• Report this Comment On May 30, 2008, at 4:25 PM, madmilker wrote:

    great joke! Tim.....

  • Report this Comment On June 04, 2008, at 1:23 PM, CleverDan wrote:

    Sorry, but nuclear (and that means fission, currently) is the only, only technology with enough energy density to satisfy current demand and future growth in demand, while not adding to the greenhouse gas problem. Uranium - exploration, mining, and refining - and nuclear power plants - construction, equipment, and operation - are going to be the biggest growth opportunity in energy over the next 50 years, IMHO.

    Once fusion breaks even, say when they get the ITER working and proven, and the next planned experimental reactor is underway, then we'll talk about fusion. But current fusion technologies, both conventional and experimental, are far below break-even.

    My prediction is that not just uranium, but possibly to a large extent thorium will be major winners in the next few decades.

    Disclosure: I own a little bit (one share) of NLR (the nuclear ETF), CCJ (1 share), and am researching other nuclear energy opportunities. The long shot: Thorium Power (THPW), which could explode (not literally! It's non-fissile, but can breed more fuel) if the governments of Russia and the US support their technologies for burning thorium using spent nuclear weapons cores and/or regular reactor fuel - IN EXISTING REACTORS.

    Big, big government money possible, and I think they're planning on buying up some thorium mining rights too. India is going to be BIG on thorium in the next hundred years...

  • Report this Comment On June 04, 2008, at 1:59 PM, CleverDan wrote:

    BTW, disclaimer; I bought 100 shares of THPW recently and am thinking of buying more. I like it, I bought it, and I think it'll go up in the long term, not just the short term. I just hope the experiments in Russia give good results soon...

  • Report this Comment On June 06, 2008, at 11:17 AM, bwgerhold wrote:

    I do not believe the article. I have traveled in China: they do not care about the environment, public health, or their people. The country is filthy dirty - everywhere!!

    They have a population problem and a stated goal of reducing population to 800 million. Why clean up the environment when leaving it dirty will help reach the goal?

    China will make "eyewash" statements about the environment, but they mean nothing. China cares about MONEY; that's all.

    Regards Bruce

  • Report this Comment On June 06, 2008, at 1:54 PM, blackdog40 wrote:

    So basically this article tells us nothing but if we send you more money we might get some useful information.

  • Report this Comment On June 06, 2008, at 2:32 PM, robertscoville wrote:

    Blackdog40 is correct but this has been their mode of operation for several years.

    I signed up for rulebreakers and tried 5 of the monthly picks. I'm down 40 percent on those picks over a two year period.

    The only investing I can see as rock solid, especially long term, is land. There is only so much land and the number of people in this country is not going to stop growing.

    It's simple supply and demand.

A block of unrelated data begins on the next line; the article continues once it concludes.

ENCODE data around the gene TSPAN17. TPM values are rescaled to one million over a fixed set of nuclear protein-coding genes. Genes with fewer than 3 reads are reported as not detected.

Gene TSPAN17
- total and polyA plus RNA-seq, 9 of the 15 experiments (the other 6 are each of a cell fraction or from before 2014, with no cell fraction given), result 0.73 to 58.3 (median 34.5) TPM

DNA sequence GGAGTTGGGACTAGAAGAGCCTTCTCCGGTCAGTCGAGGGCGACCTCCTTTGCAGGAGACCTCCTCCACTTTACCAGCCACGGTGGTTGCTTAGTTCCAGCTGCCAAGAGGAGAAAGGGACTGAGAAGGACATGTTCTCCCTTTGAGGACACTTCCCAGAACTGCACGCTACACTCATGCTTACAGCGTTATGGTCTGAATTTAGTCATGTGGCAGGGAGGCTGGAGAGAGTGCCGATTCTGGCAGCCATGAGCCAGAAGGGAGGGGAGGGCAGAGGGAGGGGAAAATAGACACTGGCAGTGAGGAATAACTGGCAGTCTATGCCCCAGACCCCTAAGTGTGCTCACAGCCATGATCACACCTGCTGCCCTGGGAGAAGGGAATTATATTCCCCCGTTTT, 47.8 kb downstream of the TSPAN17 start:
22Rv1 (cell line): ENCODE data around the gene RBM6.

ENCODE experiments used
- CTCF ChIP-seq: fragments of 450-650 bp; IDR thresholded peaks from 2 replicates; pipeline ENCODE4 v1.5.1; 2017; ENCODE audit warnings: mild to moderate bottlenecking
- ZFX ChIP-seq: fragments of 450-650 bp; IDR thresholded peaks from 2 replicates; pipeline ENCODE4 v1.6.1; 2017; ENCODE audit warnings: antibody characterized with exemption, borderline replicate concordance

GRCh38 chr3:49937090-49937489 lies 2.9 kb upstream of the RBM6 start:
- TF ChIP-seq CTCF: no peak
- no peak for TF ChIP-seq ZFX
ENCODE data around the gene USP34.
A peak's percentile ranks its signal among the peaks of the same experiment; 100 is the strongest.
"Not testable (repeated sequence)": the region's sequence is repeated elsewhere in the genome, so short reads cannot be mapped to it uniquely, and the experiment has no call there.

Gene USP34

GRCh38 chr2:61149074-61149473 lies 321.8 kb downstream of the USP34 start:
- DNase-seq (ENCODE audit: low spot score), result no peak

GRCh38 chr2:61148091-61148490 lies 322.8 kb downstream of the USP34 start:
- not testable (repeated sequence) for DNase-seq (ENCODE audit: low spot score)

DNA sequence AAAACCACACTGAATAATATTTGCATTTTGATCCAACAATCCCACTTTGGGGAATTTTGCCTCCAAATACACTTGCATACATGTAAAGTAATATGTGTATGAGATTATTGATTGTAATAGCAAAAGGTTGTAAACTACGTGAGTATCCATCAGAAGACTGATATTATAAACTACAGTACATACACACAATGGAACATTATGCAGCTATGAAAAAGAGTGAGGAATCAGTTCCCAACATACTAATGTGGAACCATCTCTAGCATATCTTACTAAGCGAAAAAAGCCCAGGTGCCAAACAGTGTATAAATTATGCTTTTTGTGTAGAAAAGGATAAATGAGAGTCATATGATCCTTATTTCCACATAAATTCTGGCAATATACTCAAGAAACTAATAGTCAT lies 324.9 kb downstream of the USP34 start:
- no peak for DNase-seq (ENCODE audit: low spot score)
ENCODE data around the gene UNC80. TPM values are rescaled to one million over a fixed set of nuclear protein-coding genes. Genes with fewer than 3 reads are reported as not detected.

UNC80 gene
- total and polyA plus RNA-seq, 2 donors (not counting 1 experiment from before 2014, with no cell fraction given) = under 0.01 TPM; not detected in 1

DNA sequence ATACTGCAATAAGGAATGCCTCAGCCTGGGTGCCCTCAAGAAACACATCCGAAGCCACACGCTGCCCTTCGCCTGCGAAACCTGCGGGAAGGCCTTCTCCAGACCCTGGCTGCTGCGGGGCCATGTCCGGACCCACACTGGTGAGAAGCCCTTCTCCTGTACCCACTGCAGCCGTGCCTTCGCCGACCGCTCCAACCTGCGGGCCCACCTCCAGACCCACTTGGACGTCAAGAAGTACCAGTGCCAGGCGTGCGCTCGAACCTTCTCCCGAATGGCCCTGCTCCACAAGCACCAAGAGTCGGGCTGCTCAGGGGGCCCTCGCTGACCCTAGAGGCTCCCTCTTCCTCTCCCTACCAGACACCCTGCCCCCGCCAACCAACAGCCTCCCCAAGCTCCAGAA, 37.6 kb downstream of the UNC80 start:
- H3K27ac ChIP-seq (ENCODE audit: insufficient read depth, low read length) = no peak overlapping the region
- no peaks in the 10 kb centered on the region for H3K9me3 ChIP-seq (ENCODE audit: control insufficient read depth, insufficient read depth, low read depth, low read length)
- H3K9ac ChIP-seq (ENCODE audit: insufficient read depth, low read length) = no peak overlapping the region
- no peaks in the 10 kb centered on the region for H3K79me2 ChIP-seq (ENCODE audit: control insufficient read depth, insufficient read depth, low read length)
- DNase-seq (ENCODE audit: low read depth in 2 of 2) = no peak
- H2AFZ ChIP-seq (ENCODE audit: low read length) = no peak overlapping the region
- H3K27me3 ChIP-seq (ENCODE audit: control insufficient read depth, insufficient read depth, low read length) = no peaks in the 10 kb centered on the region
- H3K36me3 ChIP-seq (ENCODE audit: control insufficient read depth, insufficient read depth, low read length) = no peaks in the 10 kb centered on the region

With all the forclosuers currently going on, this is a prime time to invest in property.

  • Report this Comment On June 06, 2008, at 3:31 PM, mrdlab wrote:

    Bruce's comments are simplistic, racist and untrue. I not only travelled throughout much of China, I worked there for years. The Chinese care very much about their environment, their health and their people. You would be hard-pressed to find a friendlier, more compassionate people, and their sense of family unity far exceeds ours here in the west. China IS very dirty in many places. It is also breathtakingly beautiful in others. It may interest you to note that many of any of the students in my Science classes expressed an interest in studying environmental protection in order to "help their country".

  • Report this Comment On June 07, 2008, at 8:39 AM, Nelkael wrote:

    Agree with Blackdog, yet another ad for a report. I feel like a donkey with a carrot always dangling by my nose: the next report ... always the next report...

  • Report this Comment On June 07, 2008, at 11:46 AM, FoolIggy wrote:

    Come On Blackdog & Nelkael:

    If you buy paint at the store and don't like the wall texture or don't like the color, you can't blame the store!

    I am not promoting The Fool. We all have to pay for information regardless of its ultimate value. Let's be fair and reasonable about expectations.

    Think how many people buy the next "Big Brown" in the horse world only to find out in ends up as paste!

    The Motley Fool recommends the horse. You are responsible for feeding, training, riding, and ultimately decidinig whether to run it alone or hitch it up with others to pull your wagon.

    This article opens a discussion on a 'horse' called enviornmental technology of China. If you don't like the horse, don't beat the guy to death that tried to sell it to you. No, get busy finding the next Big Brown and you too can syndicate your results to millions of others!

    The market belongs to those that act correctly, not complain about the results they didn't get! GOOD LUCK on filling your stable with fast horses & less jars of paste!

    FOOL ON!

  • Report this Comment On June 07, 2008, at 4:25 PM, Clark1547 wrote:

    East Asian Civilization was my history credit in College. I think China is an amazing country and I would love to visit there. Fantastic things have happened there.


    the one thing I came away with was that the Chinese people KNOW that China is the center of the universe, and there is nothing of any real worth outside of China.

    That is not to say that businessmen won't take advantage of a situation there, such as huge profits taken from outside countries- but when push comes to shove, Its China for China first and allways.

    And Im not saying that is a bad thing either.I wish there were more American business people loyal to America.

  • Report this Comment On June 08, 2008, at 3:04 PM, bodski107 wrote:

    Gotta say...this is my first experience with Motley ( just signed up yesterday), and I am already being solicited for something else...bit discouraging!

  • Report this Comment On June 09, 2008, at 8:38 AM, Repdemlib wrote:

    OK; I like that horse but not nearly as much as the one that will exploit the oil-shale deposits in Canada. If they were viable in the 80s when oil reached $30 a barrel why on earth are we not scrambling at $130+ to encourage exploitation and get a piece of the action ? Can we blame the Canadian Ministry for the Environment ?